Tag Archives: interfaith council

Thanksgiving Interfaith Service – Great Idea!

Thanksgiving, historically, was not a religious celebration. Rather, it was a harvest meal in the early days of the Plymouth Colony recognizing a bountiful harvest that would stave off a repeat of the famine that originally decimated the colony.  Thanksgiving has grown into a secular holiday in our country as seen by recognizing our bounty with huge feasts, football, shopping, and gatherings of family and friends.  There is much to be thankful for in our country, but it is also appropriate to recognize Thanksgiving in a joint faith community manner.

In what has become an annual tradition in Anchorage, the Interfaith Council of Anchorage, in conjunction with First Christian Church, will hold a Thanksgiving Eve service. Local faith communities will gather to give thanks and provide the music and messages in a spiritually uplifting venue. The program will begin with a drum circle, and there will be drums available for those who want to participate. Featuring short readings, brief messages, reflections, and music from an interfaith choir, the program will focus on celebrating joy, thanksgiving, and our strength as a community, with all of our shared traditions as well as our wonderful differences.

This year the service will be held at First Christian Church, 3031 LaTouche St., Wednesday, November 22, 2017 at 7 p.m.

At the conclusion of the service, a reception will be held with savory and sweet finger food being served.

Thank you Interfaith Council of Anchorage for keeping this tradition alive. At a time when few local churches recognize the strengths and joy of true Thanksgiving, it great to know the interfaith community is making a difference.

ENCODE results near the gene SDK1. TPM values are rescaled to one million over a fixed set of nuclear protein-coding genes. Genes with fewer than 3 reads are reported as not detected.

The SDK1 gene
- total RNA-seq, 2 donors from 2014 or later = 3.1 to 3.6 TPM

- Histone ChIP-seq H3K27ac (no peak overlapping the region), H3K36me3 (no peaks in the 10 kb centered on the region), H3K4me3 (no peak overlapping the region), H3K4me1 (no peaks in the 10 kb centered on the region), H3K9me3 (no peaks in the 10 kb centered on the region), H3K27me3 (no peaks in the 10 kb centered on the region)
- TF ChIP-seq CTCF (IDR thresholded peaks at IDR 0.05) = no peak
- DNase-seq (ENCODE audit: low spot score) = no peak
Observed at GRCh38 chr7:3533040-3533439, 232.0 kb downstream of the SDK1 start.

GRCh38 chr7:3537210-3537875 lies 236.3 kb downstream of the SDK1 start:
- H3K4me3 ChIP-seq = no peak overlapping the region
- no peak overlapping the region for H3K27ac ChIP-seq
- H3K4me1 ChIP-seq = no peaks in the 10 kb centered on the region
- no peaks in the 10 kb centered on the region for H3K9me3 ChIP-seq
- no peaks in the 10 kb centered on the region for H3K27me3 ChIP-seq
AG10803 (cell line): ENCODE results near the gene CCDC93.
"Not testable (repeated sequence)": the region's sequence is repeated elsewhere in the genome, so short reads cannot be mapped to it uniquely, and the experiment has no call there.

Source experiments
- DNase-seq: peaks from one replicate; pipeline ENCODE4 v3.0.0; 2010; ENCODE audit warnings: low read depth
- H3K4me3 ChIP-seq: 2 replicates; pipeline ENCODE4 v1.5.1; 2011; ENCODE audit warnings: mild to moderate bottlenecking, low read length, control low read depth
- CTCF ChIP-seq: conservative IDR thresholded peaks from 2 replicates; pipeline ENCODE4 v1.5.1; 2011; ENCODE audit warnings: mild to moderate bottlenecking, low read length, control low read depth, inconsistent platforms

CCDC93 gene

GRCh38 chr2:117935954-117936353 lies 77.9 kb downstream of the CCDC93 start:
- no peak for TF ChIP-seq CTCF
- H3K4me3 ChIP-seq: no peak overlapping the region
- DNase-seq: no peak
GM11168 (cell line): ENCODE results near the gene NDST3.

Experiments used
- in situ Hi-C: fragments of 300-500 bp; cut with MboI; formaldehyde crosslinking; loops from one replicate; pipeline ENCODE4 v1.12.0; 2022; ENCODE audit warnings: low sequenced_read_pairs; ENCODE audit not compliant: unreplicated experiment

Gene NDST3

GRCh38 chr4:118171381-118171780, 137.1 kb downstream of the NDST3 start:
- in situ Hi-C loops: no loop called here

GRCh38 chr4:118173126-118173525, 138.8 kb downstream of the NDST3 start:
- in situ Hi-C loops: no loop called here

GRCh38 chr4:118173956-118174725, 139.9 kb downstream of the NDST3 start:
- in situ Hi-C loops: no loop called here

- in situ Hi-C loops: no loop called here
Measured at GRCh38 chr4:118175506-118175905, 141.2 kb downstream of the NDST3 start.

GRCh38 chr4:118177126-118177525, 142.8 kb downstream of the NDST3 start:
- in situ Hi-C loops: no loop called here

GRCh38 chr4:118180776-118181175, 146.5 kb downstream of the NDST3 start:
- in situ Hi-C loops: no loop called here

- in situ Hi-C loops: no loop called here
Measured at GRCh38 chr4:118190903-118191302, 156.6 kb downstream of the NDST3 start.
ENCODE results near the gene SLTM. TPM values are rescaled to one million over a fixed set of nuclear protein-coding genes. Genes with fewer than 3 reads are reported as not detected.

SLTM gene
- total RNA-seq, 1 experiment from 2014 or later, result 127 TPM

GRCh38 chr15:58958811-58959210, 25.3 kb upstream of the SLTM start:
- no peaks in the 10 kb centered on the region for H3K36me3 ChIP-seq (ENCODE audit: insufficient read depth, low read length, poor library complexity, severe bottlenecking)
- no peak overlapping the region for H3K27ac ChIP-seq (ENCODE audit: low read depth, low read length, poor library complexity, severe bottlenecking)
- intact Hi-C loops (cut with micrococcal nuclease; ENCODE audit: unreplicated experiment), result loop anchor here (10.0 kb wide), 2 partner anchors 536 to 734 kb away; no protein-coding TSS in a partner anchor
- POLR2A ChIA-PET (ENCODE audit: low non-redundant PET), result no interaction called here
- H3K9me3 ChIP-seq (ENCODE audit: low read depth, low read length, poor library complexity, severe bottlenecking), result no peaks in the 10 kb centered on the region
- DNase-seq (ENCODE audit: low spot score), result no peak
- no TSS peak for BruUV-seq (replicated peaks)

Chris Thompson
churchvisits@gmail.com

An interfaith effort takes steps against hunger

As I begin this column, I’m sitting in Charles de Gaulle airport in Paris. After spending 11 days in France and Germany, I’ve experienced some very filling meals. I’ve also seen incredible levels of homelessness and begging on the streets, especially in Paris. While the immigrant crisis is in full bloom in Europe, we have our own crises in America and Alaska.

Many sources are tracking the problem of food insecurity and data indicate it is a serious problem; World Hunger Education Service says hunger affects one in seven U.S. households.

Alan Budahl, executive director of Lutheran Social Services of Alaska says Alaska has similar levels of food insecurity and hunger as national data shows. “There is a growing demand for food distribution services,” he said. “It’s the easiest opportunity to deal with in our community. September is Hunger Action Month nationally. This is not about those who do not have jobs. Many recipients are working but don’t (earn) enough to pay rent, utilities, and buy food, especially our seniors.”

The Interfaith Council of Anchorage, a voluntary organization composed of several faith traditions is reactivating Crop Hunger Walk after a one-year hiatus. A program of Church World Service, Crop Hunger Walk’s motto is “Ending hunger one step at a time.” This year’s walk starts at First Congregational Church on East Northern Lights Blvd., Sunday, Sept. 27. Registration starts at 12:45 p.m. with the walk beginning at 1:30 p.m. led by the Crow Creek Pipes and Drums. A band of high school musicians will welcome returning walkers. You can sign up at the walk, join a team ahead of time, or create your own team. At the Anchorage Crop Hunger Walk website you can send notes to people asking them to support your personal walk with a donation. It’s easy to do and will produce results. I created a Church Visits team and would welcome your support by joining my team and contributing.